A version of this article was first written for Bota Bota, spa-sur-l’eau’s The Porthole.

The grill at restaurant Gus in Montreal © Will Travel for Food

The art of barbecuing

We haven’t had the best of summers and although the end of it may seem close, there’s still plenty of time to make great use of your barbecue. You can basically keep grilling until the first snow, which is hopefully still very far away. To help you become a grill master or perfect your skills, I asked my 5 favourite barbecue professionals for their best tip.

David Ferguson, chef/owner Restaurant Gus, Montreal
“Let the meat come to room temperature first, 20 minutes or so, so you can have more control over the cooking. If the meat is cold and the heat high, it will char on the outside and not cook on the inside. Vice versa, if your grill is not hot enough, the meat won’t get that crispy exterior. It’s also a great idea to have a safe zone on your grill so you can move things to the side if the cooking gets out of control.”

Favourite thing to grill: butterfly whole chicken or a saddle cut.

Brian Jameson, chef de cuisine Blackstrap BBQ, Montreal
“Slow and low would be my advice. You don’t want to cook anything on a grill that’s too hot, especially if it’s a big cut of meat. For fish on the other hand, a super hot grill will sear the skin immediately so it won’t stick. It also helps to grease your fish and your grill properly.”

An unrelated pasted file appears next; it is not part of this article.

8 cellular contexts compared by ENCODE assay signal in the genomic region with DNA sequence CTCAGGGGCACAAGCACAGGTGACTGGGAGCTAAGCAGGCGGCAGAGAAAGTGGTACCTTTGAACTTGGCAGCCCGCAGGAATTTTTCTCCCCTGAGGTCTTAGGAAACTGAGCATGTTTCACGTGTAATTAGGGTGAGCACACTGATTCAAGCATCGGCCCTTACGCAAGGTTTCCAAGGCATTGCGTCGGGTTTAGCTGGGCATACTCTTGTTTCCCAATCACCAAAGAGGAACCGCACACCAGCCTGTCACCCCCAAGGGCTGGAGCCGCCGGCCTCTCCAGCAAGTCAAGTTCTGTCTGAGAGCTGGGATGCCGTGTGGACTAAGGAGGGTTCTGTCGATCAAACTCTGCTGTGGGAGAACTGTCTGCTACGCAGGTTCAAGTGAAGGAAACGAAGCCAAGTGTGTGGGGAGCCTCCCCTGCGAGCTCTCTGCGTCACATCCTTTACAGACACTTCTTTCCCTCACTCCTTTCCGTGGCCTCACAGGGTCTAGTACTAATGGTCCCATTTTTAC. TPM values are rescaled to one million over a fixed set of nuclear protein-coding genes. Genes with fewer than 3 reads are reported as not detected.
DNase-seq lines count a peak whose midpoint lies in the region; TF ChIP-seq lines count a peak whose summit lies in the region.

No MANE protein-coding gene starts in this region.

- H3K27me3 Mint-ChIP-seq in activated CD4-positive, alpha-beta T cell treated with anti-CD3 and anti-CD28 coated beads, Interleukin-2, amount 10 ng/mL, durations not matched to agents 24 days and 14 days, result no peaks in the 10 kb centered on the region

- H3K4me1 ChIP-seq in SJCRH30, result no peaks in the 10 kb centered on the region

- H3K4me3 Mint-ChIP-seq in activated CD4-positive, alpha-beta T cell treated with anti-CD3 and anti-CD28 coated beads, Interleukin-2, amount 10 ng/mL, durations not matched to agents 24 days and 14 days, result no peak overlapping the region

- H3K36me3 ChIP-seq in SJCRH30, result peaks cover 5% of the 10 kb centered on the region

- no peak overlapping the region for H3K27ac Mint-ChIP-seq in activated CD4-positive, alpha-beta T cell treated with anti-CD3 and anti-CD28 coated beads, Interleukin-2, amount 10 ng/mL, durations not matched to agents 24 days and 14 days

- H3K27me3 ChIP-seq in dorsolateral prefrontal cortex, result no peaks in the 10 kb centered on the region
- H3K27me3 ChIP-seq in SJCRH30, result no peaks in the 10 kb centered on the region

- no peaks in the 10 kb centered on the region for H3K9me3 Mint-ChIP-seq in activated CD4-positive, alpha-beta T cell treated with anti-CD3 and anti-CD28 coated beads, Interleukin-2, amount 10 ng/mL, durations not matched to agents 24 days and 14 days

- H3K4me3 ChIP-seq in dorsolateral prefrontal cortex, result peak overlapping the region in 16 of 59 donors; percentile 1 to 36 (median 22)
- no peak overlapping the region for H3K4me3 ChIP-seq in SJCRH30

Favourite thing to grill: whole fish.

David McMillan, chef/owner Joe Beef, Liverpool House and Le Vin Papillon restaurants, Montreal
“Don’t be afraid of using foil. Foil is your best friend when barbecuing. You can grill a piece of meat or fish on high heat to get grill marks on it then wrap it up in foil with some aromatics and let it cook slowly so it stays juicy. Not everything has to be “grilled”; for example, mushrooms are great wrapped in foil and cooked on top of the grill. Foil is also a great way to “hold” food and keep it warm. Make a foil “basket”, fill it with your cooked meat or veggies, season with butter, olive oil and/or fresh herbs and keep it on the grill until you’re ready to eat.”

Favourite thing to grill: standing pork rack

Marc Cohen, chef and butcher Boucherie Lawrence, Montreal
“Buy on the bone meat, whether it’s steak chops or chicken wings. It will keep the meat moist and will give you a natural handle to hold the meat and eat with your hands.”

Favourite thing to grill: lamb leg steaks or lamb neck chops

Julien Hébert, chef/owner Pas d’cochon dans mon salon foodtruck, Montreal
“Slow and low is the key, take your time, have a drink with your friends, grilling is an all-day affair. Use a spray bottle with clear apple juice (or even plain water) in it to spray your meat, especially towards the end of the cooking time. It will keep the meat moist and give it a nice, slightly sweet glaze and will replace the moisture that escapes the grill every time you open it.”

Favourite thing to grill: pork ribs



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